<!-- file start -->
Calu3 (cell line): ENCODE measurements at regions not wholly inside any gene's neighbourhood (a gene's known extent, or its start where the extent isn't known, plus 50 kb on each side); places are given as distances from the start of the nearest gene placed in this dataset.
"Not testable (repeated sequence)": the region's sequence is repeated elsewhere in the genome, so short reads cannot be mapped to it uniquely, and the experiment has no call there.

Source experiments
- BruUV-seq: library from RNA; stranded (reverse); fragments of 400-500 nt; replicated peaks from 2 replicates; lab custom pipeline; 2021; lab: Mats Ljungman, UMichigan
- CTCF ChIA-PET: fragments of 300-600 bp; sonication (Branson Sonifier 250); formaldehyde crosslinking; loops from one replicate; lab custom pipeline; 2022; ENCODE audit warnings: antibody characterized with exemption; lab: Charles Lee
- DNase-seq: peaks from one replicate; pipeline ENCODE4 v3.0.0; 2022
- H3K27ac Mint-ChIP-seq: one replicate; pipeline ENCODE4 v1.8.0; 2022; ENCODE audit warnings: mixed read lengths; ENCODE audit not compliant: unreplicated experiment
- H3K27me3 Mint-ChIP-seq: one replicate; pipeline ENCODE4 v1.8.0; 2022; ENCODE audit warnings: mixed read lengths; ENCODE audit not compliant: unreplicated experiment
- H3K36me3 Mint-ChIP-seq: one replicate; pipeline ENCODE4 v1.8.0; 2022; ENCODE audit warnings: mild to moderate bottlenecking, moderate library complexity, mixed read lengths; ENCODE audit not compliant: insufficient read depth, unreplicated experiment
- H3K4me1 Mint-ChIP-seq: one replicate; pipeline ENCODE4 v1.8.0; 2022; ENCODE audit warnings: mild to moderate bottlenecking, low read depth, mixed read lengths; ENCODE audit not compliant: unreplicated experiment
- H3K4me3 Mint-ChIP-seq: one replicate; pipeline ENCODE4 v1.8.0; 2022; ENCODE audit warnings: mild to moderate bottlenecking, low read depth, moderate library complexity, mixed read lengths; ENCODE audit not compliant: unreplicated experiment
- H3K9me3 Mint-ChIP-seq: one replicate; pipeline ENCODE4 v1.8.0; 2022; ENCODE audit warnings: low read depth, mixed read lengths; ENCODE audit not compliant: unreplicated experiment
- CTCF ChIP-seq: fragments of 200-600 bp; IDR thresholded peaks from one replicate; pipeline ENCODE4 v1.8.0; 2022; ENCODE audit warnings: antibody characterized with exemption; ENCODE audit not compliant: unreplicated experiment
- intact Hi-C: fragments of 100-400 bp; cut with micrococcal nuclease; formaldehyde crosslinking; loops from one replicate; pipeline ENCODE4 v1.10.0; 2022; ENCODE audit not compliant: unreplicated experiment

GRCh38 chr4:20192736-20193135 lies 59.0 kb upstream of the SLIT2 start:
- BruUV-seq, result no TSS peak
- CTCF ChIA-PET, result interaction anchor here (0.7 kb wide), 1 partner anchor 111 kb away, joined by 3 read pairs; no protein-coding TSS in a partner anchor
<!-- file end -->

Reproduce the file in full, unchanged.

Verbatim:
Calu3 (cell line): ENCODE measurements at regions not wholly inside any gene's neighbourhood (a gene's known extent, or its start where the extent isn't known, plus 50 kb on each side); places are given as distances from the start of the nearest gene placed in this dataset.
"Not testable (repeated sequence)": the region's sequence is repeated elsewhere in the genome, so short reads cannot be mapped to it uniquely, and the experiment has no call there.

Source experiments
- BruUV-seq: library from RNA; stranded (reverse); fragments of 400-500 nt; replicated peaks from 2 replicates; lab custom pipeline; 2021; lab: Mats Ljungman, UMichigan
- CTCF ChIA-PET: fragments of 300-600 bp; sonication (Branson Sonifier 250); formaldehyde crosslinking; loops from one replicate; lab custom pipeline; 2022; ENCODE audit warnings: antibody characterized with exemption; lab: Charles Lee
- DNase-seq: peaks from one replicate; pipeline ENCODE4 v3.0.0; 2022
- H3K27ac Mint-ChIP-seq: one replicate; pipeline ENCODE4 v1.8.0; 2022; ENCODE audit warnings: mixed read lengths; ENCODE audit not compliant: unreplicated experiment
- H3K27me3 Mint-ChIP-seq: one replicate; pipeline ENCODE4 v1.8.0; 2022; ENCODE audit warnings: mixed read lengths; ENCODE audit not compliant: unreplicated experiment
- H3K36me3 Mint-ChIP-seq: one replicate; pipeline ENCODE4 v1.8.0; 2022; ENCODE audit warnings: mild to moderate bottlenecking, moderate library complexity, mixed read lengths; ENCODE audit not compliant: insufficient read depth, unreplicated experiment
- H3K4me1 Mint-ChIP-seq: one replicate; pipeline ENCODE4 v1.8.0; 2022; ENCODE audit warnings: mild to moderate bottlenecking, low read depth, mixed read lengths; ENCODE audit not compliant: unreplicated experiment
- H3K4me3 Mint-ChIP-seq: one replicate; pipeline ENCODE4 v1.8.0; 2022; ENCODE audit warnings: mild to moderate bottlenecking, low read depth, moderate library complexity, mixed read lengths; ENCODE audit not compliant: unreplicated experiment
- H3K9me3 Mint-ChIP-seq: one replicate; pipeline ENCODE4 v1.8.0; 2022; ENCODE audit warnings: low read depth, mixed read lengths; ENCODE audit not compliant: unreplicated experiment
- CTCF ChIP-seq: fragments of 200-600 bp; IDR thresholded peaks from one replicate; pipeline ENCODE4 v1.8.0; 2022; ENCODE audit warnings: antibody characterized with exemption; ENCODE audit not compliant: unreplicated experiment
- intact Hi-C: fragments of 100-400 bp; cut with micrococcal nuclease; formaldehyde crosslinking; loops from one replicate; pipeline ENCODE4 v1.10.0; 2022; ENCODE audit not compliant: unreplicated experiment

GRCh38 chr4:20192736-20193135 lies 59.0 kb upstream of the SLIT2 start:
- BruUV-seq, result no TSS peak
- CTCF ChIA-PET, result interaction anchor here (0.7 kb wide), 1 partner anchor 111 kb away, joined by 3 read pairs; no protein-coding TSS in a partner anchor